While the Illinois budget crisis wreaks havoc on social programs across the state, the budget impasse also poses a major threat to three other major funds. These funds, each funded by ratepayers, not tax dollars, that are the primary funding for Illinois’ programs to protect the most vulnerable, lower bills through energy efficiency, and create jobs in renewable energy projects. Each of these funds have been specifically targeted during this budget crisis. We must act together to ensure that these important resources are protected in this time of crisis.

psp take action button2SB3382 and HB5791 will protect our most vulnerable, create good jobs in clean energy, and reduce pollution. SB3383 and HB5971 both ask for full funding and protection for the the Energy Efficiency Portfolio Standards (EEPS) Fund, while SB3383 also asks for full funding and protection for the Low Income Heating and Energy Assistance Program (LIHEAP) and the Renewable Energy Resources Fund (RERF).

1. Low Income Heating and Energy Assistance Program (LIHEAP) This fund is a mix of ratepayer and federal funds, and helps low income utility customers pay gas and electric bills to avoid the shut-off of service. Funds are also used to help these customers save energy through weatherization projects. More than 300,000 vulnerable Illinois households use LIHEAP to assist with energy costs. This includes seniors, disabled persons and low-income families. LIHEAP is funded by federal funds and a charge on utility bills – no state tax dollars are provided. The program consists of two funds – the Supplemental Low-Income Energy Assistance Fund and the Low Income Home Energy Assistance Block Grant Fund In 2015, the LIHEAP program was targeted for elimination. SB 3383 would protect both LIHEAP funds in Fiscal Year 2017 by appropriating the full amount of anticipated funds collected from ratepayers and received from the federal government to protect our most vulnerable.

2. Renewable Energy Resources Fund (RERF) This fund, held at the Illinois Power Agency, is collected from alternative electric suppliers and is supposedly dedicated to buying renewable energy as part of Illinois’ electric suppliers. Payments from these alternative suppliers are part of their required compliance with Illinois’ Renewable Portfolio Standard, which requires a certain percentage of each supplier’s energy portfolio to come from renewable sources. To date these funds have been used to buy renewable energy credits from newly constructed solar energy projects – directly creating good jobs in Illinois. Both the pending Clean Jobs Bill (HB2607/SB1485) and ComEd’s Future Energy Plan (HB3328/SB1879) depend on RERF dollars for a new low-income community solar program. No state tax dollars are used on these programs. They are entirely collected from electric suppliers. In 2015, $98 million was swept from the RERF. SB 3383 would protect RERF funds in Fiscal Year 2017 by appropriating $120M, the approximate current balance in the Fund, to create jobs in solar energy projects.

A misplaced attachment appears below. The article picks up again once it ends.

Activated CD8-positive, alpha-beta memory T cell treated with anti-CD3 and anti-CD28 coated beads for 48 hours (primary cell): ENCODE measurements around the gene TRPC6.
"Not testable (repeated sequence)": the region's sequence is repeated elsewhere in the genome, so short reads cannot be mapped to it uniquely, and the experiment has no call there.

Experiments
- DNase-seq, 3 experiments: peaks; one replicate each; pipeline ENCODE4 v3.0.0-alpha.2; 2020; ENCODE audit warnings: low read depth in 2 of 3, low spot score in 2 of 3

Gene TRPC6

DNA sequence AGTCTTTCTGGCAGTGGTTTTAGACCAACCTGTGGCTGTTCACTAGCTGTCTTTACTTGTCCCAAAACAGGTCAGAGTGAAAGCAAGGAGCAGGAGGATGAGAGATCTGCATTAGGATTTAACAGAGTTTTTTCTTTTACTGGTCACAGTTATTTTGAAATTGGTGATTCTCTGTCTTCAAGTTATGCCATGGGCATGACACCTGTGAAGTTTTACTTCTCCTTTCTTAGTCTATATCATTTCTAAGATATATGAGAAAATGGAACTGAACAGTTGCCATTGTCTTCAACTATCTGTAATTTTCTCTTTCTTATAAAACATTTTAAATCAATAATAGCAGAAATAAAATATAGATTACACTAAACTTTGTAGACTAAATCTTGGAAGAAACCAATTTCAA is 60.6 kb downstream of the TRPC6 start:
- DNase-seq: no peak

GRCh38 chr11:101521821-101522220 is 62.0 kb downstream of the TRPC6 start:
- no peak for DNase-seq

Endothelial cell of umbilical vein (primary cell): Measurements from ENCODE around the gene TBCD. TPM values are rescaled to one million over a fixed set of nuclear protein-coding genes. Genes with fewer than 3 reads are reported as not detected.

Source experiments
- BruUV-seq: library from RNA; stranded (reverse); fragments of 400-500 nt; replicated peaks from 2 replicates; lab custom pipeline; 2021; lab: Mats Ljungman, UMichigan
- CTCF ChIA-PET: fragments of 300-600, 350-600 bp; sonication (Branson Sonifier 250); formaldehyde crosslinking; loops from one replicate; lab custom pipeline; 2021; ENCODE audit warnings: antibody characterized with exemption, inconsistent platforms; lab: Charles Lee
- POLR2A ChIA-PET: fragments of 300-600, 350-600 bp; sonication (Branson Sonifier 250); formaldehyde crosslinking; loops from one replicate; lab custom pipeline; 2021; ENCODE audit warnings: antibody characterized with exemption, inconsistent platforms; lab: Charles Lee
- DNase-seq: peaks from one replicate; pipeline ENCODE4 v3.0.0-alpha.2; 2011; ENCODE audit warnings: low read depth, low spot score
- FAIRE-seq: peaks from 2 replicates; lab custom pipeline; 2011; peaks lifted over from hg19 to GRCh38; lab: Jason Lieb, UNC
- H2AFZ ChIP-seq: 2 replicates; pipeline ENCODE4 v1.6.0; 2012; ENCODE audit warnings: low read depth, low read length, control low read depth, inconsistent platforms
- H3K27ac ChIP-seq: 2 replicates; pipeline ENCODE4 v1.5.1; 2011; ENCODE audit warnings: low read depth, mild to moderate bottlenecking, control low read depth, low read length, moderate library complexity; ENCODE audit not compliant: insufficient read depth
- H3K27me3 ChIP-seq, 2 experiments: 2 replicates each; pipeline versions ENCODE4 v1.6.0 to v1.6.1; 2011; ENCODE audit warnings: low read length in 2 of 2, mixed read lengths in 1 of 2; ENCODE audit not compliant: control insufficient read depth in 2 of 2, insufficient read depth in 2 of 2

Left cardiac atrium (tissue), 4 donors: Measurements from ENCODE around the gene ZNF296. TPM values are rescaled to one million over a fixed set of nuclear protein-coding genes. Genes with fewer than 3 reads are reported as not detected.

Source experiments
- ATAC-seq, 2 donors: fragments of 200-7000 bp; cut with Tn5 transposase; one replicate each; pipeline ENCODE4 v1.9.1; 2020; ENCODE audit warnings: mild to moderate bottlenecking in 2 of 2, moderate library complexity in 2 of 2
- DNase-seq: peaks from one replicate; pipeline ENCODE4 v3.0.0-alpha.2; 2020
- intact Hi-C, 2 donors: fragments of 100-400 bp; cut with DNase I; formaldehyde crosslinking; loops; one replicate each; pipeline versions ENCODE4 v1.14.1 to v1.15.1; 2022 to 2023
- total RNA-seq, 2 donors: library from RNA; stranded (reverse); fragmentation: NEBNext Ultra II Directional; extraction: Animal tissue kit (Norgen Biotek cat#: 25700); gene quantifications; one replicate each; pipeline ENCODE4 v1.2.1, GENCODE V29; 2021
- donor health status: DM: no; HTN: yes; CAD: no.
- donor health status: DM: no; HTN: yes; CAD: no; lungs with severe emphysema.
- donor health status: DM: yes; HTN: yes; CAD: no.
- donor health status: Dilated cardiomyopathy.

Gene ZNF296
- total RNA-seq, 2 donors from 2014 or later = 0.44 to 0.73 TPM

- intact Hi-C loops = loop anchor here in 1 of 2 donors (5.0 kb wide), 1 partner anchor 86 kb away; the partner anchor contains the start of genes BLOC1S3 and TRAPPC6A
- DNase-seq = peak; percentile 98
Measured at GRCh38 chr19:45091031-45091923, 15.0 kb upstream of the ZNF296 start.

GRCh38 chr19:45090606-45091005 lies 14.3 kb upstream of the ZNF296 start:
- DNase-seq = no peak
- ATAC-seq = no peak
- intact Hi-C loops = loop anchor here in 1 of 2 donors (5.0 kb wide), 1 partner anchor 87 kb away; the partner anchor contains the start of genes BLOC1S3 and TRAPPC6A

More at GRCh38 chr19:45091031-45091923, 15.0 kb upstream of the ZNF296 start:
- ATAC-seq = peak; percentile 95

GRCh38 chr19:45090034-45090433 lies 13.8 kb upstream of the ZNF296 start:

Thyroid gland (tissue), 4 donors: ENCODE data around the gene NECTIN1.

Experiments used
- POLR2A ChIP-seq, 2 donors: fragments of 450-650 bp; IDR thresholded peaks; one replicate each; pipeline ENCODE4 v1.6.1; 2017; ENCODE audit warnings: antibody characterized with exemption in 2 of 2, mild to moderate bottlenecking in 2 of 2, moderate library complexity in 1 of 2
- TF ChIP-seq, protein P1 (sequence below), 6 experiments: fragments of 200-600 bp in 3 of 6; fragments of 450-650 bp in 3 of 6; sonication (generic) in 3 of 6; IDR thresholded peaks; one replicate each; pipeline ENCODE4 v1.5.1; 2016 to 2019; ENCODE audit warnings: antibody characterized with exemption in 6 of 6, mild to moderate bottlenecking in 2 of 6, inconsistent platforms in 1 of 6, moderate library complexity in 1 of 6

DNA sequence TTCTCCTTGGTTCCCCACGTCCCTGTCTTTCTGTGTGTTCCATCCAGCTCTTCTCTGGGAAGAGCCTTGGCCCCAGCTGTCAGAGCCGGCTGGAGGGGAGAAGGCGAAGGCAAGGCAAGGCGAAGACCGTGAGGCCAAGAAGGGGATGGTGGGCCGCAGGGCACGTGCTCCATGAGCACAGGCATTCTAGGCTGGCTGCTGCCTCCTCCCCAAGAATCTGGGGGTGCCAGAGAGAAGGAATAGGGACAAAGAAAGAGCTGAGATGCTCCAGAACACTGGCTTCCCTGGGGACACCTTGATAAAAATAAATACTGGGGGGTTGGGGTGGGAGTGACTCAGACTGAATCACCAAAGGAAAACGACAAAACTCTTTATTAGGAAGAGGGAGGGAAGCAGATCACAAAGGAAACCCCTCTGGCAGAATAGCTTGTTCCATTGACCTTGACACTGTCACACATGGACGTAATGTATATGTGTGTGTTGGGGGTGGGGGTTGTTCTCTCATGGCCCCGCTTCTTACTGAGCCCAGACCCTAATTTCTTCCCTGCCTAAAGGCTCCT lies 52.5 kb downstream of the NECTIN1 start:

3. Energy Efficiency Portfolio Standards (EEPS) Fund The Energy Efficiency Portfolio Standard (EEPS) at DCEO is used by ComEd and Ameren to help homes, businesses, and local governments save energy. These projects have lowered electric bills by well over $1 billion in the last decade and created good jobs modernizing and retrofitting homes, businesses, and local government buildings with energy-saving technologies. No state tax dollars are used on these programs. They are entirely collected from ratepayers and used by ComEd and Ameren on energy efficiency projects. In 2015, these funds were targeted for sweeps. SB 3383 would protect EEPS funds in Fiscal Year 2017 by appropriating up to $125M, or the maximum amount collected from ratepayers, to help lower electric bills through energy conservation.

DON’T SWEEP AWAY ILLINOIS’ CLEAN ENERGY FUTURE

Act Now — Support SB 3383 and HB5791